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WHO cautions all countries to prepare for the Ebola Virus

Director General of the World Health Organization, Dr. Margaret Chan. Director General of the World Health Organization, Dr. Margaret Chan.
HAVANA, Cuba, October 20, 2014 - Director General of the World Health Organization, Dr. Margaret Chan says any country with an international airport is theoretically at risk of receiving an imported case of Ebola.

In a message to the Special Summit  of ALBA-TCP being held in Havana Cuba, the WHO Director said “We should all heed this Ebola virus, which is one of the deadliest pathogens on the planet. This virus is a relentless unforgiving and the slightest mistake; knows how to take advantage of every opportunity to intensify again or spread to new areas.”

Dr. Chan pointed out that “The Ebola outbreak in West Africa is the most serious medical emergency that has been seen today. More than 400 health workers have been infected and more than half of them died. This had never been seen in any previous outbreak of Ebola.

As elsewhere, the countries of this region are on high alert for any possible introduction of Ebola virus through a passenger. Hardly a day passes without rumors of an imported case in an airport or in an emergency room somewhere in the world.”

The following the full text of Dr. Chan’s statement to the Special Summit on Ebola  in Cuba:

Greetings from the World Health Organization in Geneva.

I must begin by thanking the Cuban government for answering the call to face the outbreak of Ebola virus with such experienced doctors and nurses.

 I have seen many news, photos of the group with its spotless white robes, ready to help.

 This means a hope, which is welcomed, compared to what it represents, moreover, a frightening outbreak.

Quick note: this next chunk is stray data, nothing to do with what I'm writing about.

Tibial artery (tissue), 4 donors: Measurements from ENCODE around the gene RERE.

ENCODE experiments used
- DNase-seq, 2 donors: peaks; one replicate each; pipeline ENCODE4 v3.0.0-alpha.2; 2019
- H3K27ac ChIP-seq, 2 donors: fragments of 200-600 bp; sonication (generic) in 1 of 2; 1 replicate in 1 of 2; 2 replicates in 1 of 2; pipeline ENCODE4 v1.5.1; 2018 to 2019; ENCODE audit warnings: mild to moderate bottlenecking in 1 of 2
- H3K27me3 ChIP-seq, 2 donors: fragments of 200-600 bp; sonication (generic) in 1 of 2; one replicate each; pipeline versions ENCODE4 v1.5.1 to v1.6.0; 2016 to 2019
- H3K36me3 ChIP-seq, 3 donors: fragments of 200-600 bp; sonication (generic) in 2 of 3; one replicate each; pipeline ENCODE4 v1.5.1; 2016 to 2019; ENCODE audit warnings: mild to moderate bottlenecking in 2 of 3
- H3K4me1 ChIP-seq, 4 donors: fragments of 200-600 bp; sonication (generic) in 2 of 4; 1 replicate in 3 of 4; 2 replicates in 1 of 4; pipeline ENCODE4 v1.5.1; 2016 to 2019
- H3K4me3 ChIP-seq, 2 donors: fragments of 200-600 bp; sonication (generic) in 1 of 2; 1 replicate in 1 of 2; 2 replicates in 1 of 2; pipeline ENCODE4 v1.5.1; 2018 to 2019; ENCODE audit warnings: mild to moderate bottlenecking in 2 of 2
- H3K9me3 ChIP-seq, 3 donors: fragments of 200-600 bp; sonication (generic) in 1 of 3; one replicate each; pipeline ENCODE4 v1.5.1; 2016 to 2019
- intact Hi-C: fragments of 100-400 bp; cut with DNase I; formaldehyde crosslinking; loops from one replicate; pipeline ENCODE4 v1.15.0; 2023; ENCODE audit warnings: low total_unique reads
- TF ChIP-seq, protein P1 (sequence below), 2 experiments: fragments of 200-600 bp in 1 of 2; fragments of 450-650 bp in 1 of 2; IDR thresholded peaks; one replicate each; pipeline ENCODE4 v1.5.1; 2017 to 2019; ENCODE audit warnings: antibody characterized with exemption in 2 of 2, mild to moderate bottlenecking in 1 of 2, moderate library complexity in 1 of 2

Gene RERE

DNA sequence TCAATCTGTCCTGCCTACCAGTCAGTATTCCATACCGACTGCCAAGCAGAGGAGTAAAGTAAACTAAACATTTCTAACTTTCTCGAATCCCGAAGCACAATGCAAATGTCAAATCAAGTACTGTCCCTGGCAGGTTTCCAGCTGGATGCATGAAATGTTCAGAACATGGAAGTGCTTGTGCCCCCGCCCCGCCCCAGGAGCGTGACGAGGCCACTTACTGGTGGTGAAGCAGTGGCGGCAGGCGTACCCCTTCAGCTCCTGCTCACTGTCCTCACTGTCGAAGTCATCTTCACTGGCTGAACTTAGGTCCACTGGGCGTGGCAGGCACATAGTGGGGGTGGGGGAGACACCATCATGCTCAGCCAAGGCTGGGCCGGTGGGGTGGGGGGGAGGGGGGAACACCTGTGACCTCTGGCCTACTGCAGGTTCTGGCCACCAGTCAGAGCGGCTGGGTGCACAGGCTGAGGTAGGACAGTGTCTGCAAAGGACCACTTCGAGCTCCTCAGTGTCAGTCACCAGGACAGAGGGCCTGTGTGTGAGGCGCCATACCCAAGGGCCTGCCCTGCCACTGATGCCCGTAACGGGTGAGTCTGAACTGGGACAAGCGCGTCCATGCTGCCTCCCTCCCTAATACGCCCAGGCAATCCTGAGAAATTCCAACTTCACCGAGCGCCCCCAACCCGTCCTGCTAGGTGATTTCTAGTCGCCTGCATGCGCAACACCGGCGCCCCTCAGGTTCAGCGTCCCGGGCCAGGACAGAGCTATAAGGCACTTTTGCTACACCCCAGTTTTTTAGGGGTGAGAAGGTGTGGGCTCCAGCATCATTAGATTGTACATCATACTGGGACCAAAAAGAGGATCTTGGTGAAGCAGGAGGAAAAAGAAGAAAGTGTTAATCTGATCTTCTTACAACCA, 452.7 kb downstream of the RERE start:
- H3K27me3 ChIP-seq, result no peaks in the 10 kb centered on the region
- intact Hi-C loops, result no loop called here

I appreciate this opportunity to address the members of the Bolivarian Alliance. I appreciate the purpose of this meeting are certainly doing the right things, they want to increase, with the utmost urgency, their level of preparedness for an imported case of Ebola.

The World Health Organization, in conjunction with the Pan American Health Organization, are here to support them in every way possible. Last month, the Ebola virus moved to its region.

As we were taught experiences in Lagos, Nigeria, in July, and now in the United States last month, any country with an international airport is theoretically at risk of receiving an imported case of Ebola.

We should all heed this Ebola virus, which is one of the deadliest pathogens on the planet. This virus is a relentless unforgiving and the slightest mistake; knows how to take advantage of every opportunity to intensify again or spread to new areas.

The Ebola outbreak in West Africa is the most serious medical emergency that has been seen today. More than 400 health workers have been infected and more than half of them died. This had never been seen in any previous outbreak of Ebola.

As elsewhere, the countries of this region are on high alert for any possible introduction of Ebola virus through a passenger. Hardly a day passes without rumors of an imported case in an airport or in an emergency room somewhere in the world.

Governments are right to draw the costumes and armor sets and show the isolation rooms. This ensures its citizens and the media that the country is well prepared to prevent transmission if it were an imported case. This is understandable. The virus is deadly. The disease is terrible. People are afraid.

At the same time, we know that a well-prepared country can defeat Ebola outbreak.

On Friday, the World Health Organization declared that he ended the outbreak in Senegal. On Monday, we will do the same with the outbreak in Nigeria. A feat that many health experts still find it hard to believe. But I can assure you that the World Health Organization is confident this extraordinary achievement.

The countries of the Bolivarian Alliance can and should do the same. Political commitment at the highest level and national unity can be decisive.

Train staff, do drills to measure performance, drafted protocols as soon as possible, establish systems, get the support of the public and the media.

Commitment to their community to face the fear with the facts and understand the basics of infection prevention and control, especially in the field of health care.

Protect yourself against errors. As demonstrated by the recent incidents of transmission in Spain and the United States, the use of personal protective equipment or PPE is not infallible. They should be used together with an excellent administrative, engineering and environmental control. I repeat itself, the EPP are not infallible.

Last week, the World Health Organization issued new recommendations on the EPP, which can help governments prepare efficiently and effectively.

As I said, the World Health Organization and Pan American Health Organization are here to support you.

I sincerely wish you a most productive meeting.